Book Review: Nina's Memento Mori
Nina's Memento Mori by Mathias B. Freese
My rating: 3 of 5 stars
When we love someone, who do we love? That person, or our idea of that person? Although other people no doubt exist in independent physical space, our entire relationship with them exists entirely in our minds. When we touch them, it is not the touch we experience, but our consciousness of the touch. We do not even know the other person. What we know is the sum of everything we think we know about them. Even empathy is perhaps of no use; we think it helps us understand how other people feel, but maybe it only tells us how we would feel, if we were them.
Which brings us to, what is perhaps the central problem of philosophy; from the inside we find meaning and knowledge, but from the outside, we find the possibility of neither. And it is here, caught in this peculiarity, between meaning and meaninglessness, that we find Nina’s Memento Mori, a collection of short reflective essays, which are existentialist in nature and psychoanalytic in action, written by author Mathias Freese. Which serves as a superb elegy to the authors late wife and is tasked with the profound responsibility of answering the question: "Who was Nina?"
Nina was undoubtedly a wife, mother, teacher, and lover, but now in a sense, she is also an emblem. An emblem of the security, hope and innocence of childhood, which a man can spend his entire life seeking to regain. She is the green light at the end of Gatsby's pier; the leopard atop Kilimanjaro, seeking nobody knows what; the bone tossed into the air in “2001.” She is that yearning after transience that adults learn to suppress. But while true, this explains nothing. It does however, serve as a remarkably satisfactory demonstration that nothing can be explained. Freese plays with this paradox all throughout the book. And it’s precisely the books construction which demonstrates how our lives, after we are gone, survive only in the memories of others, and how those memories butt up against the walls we erect and the roles we play.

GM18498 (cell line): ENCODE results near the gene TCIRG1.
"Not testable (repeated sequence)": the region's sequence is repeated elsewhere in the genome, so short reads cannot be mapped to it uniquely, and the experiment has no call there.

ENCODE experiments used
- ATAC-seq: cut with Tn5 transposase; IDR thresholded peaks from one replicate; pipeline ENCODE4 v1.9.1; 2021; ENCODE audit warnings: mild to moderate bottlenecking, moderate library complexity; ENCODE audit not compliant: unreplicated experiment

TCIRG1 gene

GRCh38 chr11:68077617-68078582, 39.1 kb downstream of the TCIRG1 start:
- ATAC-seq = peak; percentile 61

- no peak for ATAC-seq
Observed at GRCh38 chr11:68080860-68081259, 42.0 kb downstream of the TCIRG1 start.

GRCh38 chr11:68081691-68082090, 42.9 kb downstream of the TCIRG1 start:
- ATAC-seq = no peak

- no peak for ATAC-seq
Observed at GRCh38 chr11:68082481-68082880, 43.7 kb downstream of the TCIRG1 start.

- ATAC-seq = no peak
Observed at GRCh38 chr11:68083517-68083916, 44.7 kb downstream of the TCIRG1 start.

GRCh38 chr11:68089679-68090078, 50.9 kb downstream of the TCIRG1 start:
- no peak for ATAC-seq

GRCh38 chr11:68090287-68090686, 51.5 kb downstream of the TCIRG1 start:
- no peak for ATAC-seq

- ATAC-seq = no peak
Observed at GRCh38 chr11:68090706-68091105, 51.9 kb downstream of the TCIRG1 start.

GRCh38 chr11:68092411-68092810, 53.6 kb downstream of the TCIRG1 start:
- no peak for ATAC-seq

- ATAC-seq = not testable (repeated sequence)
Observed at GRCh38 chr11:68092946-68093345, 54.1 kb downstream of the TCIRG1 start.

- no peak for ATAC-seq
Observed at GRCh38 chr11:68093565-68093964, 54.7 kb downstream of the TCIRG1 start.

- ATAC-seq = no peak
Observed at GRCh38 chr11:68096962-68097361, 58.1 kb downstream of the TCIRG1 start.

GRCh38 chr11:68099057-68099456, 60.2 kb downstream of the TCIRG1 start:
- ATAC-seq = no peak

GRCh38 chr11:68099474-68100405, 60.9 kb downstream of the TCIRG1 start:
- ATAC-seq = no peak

However, this isn’t a book of counted sorrows. On the contrary. Though the material is literally heartrending, the writing is exhilarating and what unfolds resembles an adventure narrative of sorts: a traveler's faithful account of those harsh but fascinating cliffs of grief. Grief, being, as Joan Didion once remarked, one of "the most general of afflictions," yet one that has been written about less than one would expect.
Yet, Freese mourns more over the burden of existence than over its loss. Because life, as it turns out, is a cascade of nows falling on top of one another without meaning or purpose. Of all the philosophers, only Schopenhauer ever got that right.
For Nietzsche, however, no one can ever truly love life unless they are willing to see it for what it really is and still love it. In fact, you have to love life so much that you will it eternally, in all of its sheer beauty and utter horror. Nietzsche called this his most difficult thought. But only a broken heart is capable of great love. Because, grief, as Terry Tempest Williams once said: “...dares us to love once more." Love may in fact be the only rational answer we have to the meaninglessness of existence. The only other thing we have that even comes close is the knowledge that there is still such a thing as the human heart, we just don’t know what makes it beat.